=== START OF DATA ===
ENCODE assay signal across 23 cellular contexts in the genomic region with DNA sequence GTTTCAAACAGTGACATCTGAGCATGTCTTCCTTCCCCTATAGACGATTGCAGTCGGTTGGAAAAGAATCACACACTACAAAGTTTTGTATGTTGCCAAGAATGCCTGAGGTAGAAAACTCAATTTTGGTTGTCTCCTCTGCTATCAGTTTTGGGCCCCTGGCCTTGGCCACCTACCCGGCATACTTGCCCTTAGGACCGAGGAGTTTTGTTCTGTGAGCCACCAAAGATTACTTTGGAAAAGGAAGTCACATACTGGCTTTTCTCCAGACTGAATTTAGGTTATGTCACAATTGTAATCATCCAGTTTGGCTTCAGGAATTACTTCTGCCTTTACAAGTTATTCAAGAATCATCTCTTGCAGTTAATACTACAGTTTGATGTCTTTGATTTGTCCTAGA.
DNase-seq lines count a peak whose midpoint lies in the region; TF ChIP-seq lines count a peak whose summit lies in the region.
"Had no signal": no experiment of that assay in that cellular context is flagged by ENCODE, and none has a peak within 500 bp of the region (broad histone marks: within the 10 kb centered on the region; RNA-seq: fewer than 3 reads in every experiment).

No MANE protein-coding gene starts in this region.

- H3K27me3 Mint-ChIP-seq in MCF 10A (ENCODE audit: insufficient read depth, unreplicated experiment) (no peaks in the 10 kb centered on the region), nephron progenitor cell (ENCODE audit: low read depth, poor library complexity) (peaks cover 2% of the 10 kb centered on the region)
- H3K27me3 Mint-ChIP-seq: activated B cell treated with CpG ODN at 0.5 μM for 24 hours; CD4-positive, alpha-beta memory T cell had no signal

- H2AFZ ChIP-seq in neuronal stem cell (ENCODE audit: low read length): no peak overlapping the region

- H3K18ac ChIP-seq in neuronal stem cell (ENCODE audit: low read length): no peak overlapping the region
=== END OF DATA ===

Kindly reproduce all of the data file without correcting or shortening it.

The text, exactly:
ENCODE assay signal across 23 cellular contexts in the genomic region with DNA sequence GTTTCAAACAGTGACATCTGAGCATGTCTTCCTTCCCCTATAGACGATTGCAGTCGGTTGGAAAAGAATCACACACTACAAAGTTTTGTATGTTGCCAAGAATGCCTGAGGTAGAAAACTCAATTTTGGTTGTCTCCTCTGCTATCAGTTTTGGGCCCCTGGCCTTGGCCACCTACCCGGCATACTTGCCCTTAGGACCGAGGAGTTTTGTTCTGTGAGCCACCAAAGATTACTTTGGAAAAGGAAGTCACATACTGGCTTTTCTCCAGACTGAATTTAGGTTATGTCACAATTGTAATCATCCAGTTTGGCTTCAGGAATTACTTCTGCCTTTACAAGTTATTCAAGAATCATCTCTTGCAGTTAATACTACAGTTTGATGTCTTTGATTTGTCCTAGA.
DNase-seq lines count a peak whose midpoint lies in the region; TF ChIP-seq lines count a peak whose summit lies in the region.
"Had no signal": no experiment of that assay in that cellular context is flagged by ENCODE, and none has a peak within 500 bp of the region (broad histone marks: within the 10 kb centered on the region; RNA-seq: fewer than 3 reads in every experiment).

No MANE protein-coding gene starts in this region.

- H3K27me3 Mint-ChIP-seq in MCF 10A (ENCODE audit: insufficient read depth, unreplicated experiment) (no peaks in the 10 kb centered on the region), nephron progenitor cell (ENCODE audit: low read depth, poor library complexity) (peaks cover 2% of the 10 kb centered on the region)
- H3K27me3 Mint-ChIP-seq: activated B cell treated with CpG ODN at 0.5 μM for 24 hours; CD4-positive, alpha-beta memory T cell had no signal

- H2AFZ ChIP-seq in neuronal stem cell (ENCODE audit: low read length): no peak overlapping the region

- H3K18ac ChIP-seq in neuronal stem cell (ENCODE audit: low read length): no peak overlapping the region